Friday, February 10, 2006

The Digital Frontier


The above picture is of Ben Rekhi, who is the director & writer of a film called "Waterborne". It is the first feature google video is putting up on their web site for downloads of his movie. Rekhi is one of the first filmmakers to be doing this, and most likely he won't be the last. Alternative distribution for films and shorts are cropping up everyday. Technology is out pacing outmoded distribution outlets via the introduction of the i-pod, and the PS2 players. In "Waterborne", a film about a terrorist attack on LA's water supply, filmmaker Rekhi has bypassed traditional media distribution, and has put more of the power of distribution in his own hands. For awhile "Waterborne" was available for free as a downloadable movie at google's new site. It is now available as a download for $3.99, and will be released on DVD through MTI video in late February. Earlier this month Steven Soderbergh released his film "Bubble" in select theaters, and as a digital download at the same time, but then again that's old news covered elsewhere in this blog. You can also find an interview of Ben Rekhi at Etopia media, and find out how and why he went the way he did.

I'm personal excited about this new way of doing business. I myself am looking into this for my film, and seeing if a small time video producer like myself can distribute this way. Of course when posted one needs to generate traffic, and how does one compete with all the traffic the Internet brings to everyone. Is there an audience for a dark neo-noir like "Deadly Obsessions"?, and if so how do I draw them to the web site. All good questions which have answers, but my first hurtle is to get it on-line, and then draw people in. That's if there is interest. Remember folks it's all about the market place, and you live or die by that market place.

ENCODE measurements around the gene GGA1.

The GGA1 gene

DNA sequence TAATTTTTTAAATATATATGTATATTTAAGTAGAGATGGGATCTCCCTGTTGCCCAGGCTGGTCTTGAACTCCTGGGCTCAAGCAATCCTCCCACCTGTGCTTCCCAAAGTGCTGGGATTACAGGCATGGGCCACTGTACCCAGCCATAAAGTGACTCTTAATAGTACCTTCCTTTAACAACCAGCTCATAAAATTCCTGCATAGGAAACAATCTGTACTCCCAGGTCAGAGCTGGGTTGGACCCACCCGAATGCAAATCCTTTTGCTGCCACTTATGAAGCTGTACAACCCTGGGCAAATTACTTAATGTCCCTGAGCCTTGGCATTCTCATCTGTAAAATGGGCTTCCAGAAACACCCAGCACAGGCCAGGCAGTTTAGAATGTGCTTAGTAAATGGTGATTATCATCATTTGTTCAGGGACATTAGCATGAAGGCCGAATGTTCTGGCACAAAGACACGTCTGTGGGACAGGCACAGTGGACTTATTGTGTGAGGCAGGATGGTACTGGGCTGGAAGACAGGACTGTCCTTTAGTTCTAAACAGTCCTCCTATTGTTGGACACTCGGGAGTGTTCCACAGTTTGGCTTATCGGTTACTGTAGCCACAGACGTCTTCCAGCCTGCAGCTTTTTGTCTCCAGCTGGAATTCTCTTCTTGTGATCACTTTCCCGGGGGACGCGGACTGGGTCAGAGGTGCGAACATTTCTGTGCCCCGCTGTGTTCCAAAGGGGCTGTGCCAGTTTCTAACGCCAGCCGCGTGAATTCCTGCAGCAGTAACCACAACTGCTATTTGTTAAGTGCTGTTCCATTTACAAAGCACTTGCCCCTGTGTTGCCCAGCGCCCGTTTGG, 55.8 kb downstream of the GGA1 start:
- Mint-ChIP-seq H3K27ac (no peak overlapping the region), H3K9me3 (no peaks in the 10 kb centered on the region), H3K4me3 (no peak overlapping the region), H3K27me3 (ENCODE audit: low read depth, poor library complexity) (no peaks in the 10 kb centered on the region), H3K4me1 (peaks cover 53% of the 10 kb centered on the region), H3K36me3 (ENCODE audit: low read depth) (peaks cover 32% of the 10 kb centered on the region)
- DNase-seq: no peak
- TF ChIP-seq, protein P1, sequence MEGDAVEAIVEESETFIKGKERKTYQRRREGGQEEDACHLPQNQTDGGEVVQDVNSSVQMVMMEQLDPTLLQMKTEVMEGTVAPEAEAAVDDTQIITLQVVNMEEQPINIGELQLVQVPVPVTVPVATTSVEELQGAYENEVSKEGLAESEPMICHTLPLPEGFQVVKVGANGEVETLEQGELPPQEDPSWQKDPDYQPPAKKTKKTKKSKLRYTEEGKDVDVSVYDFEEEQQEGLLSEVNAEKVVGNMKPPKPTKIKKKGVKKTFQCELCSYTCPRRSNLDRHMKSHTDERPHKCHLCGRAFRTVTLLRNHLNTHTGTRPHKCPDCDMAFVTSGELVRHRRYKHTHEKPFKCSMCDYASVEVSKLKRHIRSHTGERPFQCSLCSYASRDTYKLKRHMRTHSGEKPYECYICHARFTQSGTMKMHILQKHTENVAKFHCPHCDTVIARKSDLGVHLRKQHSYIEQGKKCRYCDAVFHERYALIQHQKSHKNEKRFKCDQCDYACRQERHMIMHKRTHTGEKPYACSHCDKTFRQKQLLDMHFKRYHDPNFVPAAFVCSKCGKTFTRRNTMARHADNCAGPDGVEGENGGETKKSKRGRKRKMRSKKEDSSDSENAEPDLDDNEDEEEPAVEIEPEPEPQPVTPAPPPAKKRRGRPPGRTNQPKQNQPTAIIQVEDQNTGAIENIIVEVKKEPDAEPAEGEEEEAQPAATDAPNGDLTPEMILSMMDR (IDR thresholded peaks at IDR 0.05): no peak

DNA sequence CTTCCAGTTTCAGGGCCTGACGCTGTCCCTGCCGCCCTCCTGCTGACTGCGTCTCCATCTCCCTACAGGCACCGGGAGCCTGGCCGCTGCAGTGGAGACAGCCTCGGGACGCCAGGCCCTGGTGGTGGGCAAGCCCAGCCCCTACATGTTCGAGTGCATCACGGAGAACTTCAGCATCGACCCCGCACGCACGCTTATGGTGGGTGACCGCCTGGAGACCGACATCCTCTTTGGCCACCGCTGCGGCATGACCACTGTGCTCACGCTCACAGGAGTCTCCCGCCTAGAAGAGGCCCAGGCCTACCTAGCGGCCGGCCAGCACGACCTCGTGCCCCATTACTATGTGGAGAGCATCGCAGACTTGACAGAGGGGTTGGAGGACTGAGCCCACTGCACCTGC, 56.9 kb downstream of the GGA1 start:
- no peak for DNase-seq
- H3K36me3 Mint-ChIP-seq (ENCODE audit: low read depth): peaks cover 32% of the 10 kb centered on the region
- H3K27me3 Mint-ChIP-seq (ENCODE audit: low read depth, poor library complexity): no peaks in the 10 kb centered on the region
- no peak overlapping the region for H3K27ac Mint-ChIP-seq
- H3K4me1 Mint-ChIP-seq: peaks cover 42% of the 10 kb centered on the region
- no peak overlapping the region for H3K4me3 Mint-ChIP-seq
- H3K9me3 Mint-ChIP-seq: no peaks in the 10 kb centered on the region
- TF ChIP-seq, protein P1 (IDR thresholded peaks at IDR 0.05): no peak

I wanted to make "Deadly Obsessions" because I wanted to prove to myself and others that it could be done. Getting it completed was a tough chore, and one I'm proud of. The next thing is selling the film, which is a much harder thing to do. I should be happy that there may be a possible market out there for this type of film. It's just I need to find my audience, and finding them and getting the message across is difficult, but not impossible. So for you doubters out there I have only one thing to say and that is "watch me". Hopefully another by-product of this endeavor is to connect with other like minded film-makers. If it only does that I'd be happy, and I've already started the process, so let's hope there's a movement on that front. Sometimes this business can be so competitive, and it plays one film-maker against another. Hopefully this alternative way of distributing ones film will empower filmmakers to ban together, and create better films. We'll nolonger be subservient to Hollywood distributors, but only to OUR audiences, who in the long run make us successful artists.

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